Twenty-year-old Los Osos resident Joseph Cornelius can’t control movement of his limbs, but he nevertheless loves exercising with his father.
Cornelius, a San Luis Obispo High student, has severe cerebral palsy and can’t walk or talk. But this Sunday, he’ll participate in the 35th annual San Luis Obispo Triathlon along with more than 1,000 other athletes.
To make it happen, three Cal Poly students designed a 6-by-4 floatation device that enables Cornelius to glide along the water, feeling the sensation of swimming, as he’s tugged along by a swimmer harnessed ahead of him.
Cornelius demonstrated how the device, called the Aquabullet, works on Tuesday at Cal Poly along with his father, 58-year-old John Cornelius, a Los Osos Rite Aid store manager.
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As Joseph Cornelius is pulled through the pool, positioned on his stomach on the flat mesh attached to PCV pipe, he can see ahead of him through a clear shield that protects his face from the water.
The feeling of gliding on the water allows gives him a thrill.
“Once we get out there on the water, and he gets into his comfort zone, he just melts into bliss,” John Cornelius said. “The sun, the wind, the movement, he just loves it. He’s in seventh heaven.”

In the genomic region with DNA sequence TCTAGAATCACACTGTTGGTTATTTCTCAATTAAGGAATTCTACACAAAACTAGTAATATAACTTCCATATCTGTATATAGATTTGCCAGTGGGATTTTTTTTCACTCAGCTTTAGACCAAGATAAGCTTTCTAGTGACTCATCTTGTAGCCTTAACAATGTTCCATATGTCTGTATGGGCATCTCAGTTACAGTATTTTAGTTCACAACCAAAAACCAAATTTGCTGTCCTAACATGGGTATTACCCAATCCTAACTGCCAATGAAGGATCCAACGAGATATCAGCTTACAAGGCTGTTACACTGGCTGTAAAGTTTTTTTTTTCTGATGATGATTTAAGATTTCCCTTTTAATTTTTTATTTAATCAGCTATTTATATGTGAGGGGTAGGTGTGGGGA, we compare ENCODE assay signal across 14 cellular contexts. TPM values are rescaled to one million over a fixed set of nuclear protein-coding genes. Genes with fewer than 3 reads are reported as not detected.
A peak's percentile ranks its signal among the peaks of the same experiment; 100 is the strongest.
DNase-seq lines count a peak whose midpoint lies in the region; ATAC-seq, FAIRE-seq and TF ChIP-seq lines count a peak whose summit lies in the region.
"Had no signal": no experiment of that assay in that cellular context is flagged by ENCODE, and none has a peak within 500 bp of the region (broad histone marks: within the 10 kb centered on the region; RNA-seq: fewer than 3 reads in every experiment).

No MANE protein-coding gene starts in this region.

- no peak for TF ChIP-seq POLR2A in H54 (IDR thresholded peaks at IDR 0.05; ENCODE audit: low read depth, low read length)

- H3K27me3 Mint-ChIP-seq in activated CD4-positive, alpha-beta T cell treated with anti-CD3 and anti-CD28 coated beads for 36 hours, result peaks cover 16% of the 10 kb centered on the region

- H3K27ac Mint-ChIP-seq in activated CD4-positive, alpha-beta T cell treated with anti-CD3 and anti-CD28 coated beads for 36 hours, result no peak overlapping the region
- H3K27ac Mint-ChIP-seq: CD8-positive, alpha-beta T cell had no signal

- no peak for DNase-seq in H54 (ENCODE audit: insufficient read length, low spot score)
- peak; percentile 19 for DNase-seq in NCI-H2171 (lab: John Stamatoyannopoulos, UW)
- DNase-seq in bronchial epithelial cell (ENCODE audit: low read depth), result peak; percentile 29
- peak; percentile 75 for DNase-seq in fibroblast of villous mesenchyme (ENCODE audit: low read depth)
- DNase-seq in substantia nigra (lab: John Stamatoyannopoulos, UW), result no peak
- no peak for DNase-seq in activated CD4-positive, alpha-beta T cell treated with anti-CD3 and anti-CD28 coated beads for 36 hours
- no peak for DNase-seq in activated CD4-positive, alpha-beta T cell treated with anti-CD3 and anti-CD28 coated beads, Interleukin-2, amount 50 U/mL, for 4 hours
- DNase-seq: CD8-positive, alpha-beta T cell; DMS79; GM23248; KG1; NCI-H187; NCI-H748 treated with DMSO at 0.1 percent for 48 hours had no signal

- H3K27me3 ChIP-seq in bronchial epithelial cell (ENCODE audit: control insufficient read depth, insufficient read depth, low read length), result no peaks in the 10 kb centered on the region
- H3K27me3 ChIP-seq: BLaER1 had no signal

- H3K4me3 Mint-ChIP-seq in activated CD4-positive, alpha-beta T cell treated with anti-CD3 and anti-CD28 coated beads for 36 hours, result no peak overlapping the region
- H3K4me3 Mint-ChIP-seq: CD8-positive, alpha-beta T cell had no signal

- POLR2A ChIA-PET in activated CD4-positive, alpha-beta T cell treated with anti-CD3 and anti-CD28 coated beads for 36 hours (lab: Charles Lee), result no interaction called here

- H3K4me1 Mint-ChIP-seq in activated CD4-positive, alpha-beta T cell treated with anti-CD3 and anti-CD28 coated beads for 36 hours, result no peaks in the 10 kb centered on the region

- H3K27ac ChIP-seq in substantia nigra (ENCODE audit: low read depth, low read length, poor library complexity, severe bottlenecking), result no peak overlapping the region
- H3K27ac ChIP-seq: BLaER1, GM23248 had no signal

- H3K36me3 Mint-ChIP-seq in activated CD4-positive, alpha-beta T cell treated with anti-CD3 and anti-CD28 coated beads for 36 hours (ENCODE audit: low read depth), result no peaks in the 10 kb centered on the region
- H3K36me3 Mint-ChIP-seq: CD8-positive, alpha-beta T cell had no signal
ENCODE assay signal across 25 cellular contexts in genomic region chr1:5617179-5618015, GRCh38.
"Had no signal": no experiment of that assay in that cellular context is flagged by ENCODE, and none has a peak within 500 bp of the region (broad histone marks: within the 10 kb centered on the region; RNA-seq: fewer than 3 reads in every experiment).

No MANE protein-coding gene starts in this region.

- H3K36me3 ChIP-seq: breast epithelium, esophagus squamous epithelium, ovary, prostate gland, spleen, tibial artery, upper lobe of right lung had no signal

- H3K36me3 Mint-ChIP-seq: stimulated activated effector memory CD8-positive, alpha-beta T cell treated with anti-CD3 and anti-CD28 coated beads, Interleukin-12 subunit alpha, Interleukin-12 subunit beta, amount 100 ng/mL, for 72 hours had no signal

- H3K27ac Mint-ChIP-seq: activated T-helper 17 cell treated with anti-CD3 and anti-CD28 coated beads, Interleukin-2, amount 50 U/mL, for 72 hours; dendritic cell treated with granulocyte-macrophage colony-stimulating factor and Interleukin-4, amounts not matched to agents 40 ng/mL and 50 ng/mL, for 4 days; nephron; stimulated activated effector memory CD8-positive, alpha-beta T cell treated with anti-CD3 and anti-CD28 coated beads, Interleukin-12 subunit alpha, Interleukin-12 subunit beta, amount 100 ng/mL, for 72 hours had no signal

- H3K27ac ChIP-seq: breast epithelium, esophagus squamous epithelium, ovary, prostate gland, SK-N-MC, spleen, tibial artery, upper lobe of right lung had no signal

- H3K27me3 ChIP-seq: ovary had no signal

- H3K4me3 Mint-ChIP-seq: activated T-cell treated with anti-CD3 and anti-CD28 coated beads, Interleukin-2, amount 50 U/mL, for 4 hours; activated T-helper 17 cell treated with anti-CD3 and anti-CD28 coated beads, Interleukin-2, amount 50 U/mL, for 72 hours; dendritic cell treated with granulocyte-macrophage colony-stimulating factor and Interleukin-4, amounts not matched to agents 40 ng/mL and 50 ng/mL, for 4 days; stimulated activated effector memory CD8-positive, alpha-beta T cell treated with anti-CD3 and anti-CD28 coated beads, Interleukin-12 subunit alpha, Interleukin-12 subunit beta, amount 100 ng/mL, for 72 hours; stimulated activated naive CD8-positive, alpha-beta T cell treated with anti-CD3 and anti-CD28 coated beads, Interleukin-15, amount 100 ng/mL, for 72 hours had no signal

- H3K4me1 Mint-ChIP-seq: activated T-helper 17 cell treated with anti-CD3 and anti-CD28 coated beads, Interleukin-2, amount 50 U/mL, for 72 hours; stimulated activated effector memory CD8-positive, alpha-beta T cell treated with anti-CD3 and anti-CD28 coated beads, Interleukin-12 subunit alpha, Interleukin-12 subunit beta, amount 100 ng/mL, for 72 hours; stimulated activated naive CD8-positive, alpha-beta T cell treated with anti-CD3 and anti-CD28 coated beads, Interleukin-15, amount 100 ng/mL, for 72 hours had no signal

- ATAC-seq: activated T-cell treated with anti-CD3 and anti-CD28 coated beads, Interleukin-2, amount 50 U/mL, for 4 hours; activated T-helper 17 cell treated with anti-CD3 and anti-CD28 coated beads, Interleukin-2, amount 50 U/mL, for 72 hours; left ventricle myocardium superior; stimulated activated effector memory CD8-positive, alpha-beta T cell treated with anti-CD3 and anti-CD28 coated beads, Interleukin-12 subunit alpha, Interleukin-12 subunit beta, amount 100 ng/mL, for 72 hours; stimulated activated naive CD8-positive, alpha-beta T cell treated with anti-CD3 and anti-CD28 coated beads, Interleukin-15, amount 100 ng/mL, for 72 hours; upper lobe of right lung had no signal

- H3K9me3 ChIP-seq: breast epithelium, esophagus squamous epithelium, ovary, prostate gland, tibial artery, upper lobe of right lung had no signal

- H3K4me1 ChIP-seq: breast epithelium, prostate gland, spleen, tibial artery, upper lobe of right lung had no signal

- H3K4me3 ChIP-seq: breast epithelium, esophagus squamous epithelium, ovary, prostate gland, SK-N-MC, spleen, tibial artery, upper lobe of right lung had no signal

John Cornelius will help his son complete the triathlon by pushing his wheelchair on the 3.1-mile running segment, biking with him on 15.3-mile ride, and swimming a portion of the half-mile pool leg.
They’ve already competed together as “Team Joseph” in about 100 races from 5Ks to marathons — but never a triathlon because of the pool component.
John Cornelius said he’s extremely appreciative of the work of Cal Poly mechanical engineering students Lilly Hoff and Paul Sands and kinesiology major Andrea Voigt for designing and building the hydrodynamic watercraft.
The Aquabullet is one of about 50 projects Cal Poly is undertaking from a National Science Foundation grant. The grant provided $25,000 for five years.
“The thing about something like the Aquabullet is that there’s nothing really like it out there for someone to buy,” said James Widmann, a Cal Poly mechanical engineering professor. “It’s totally custom made. For the students, they feel great about it because they get to see the impact these types of projects make on other people’s lives.”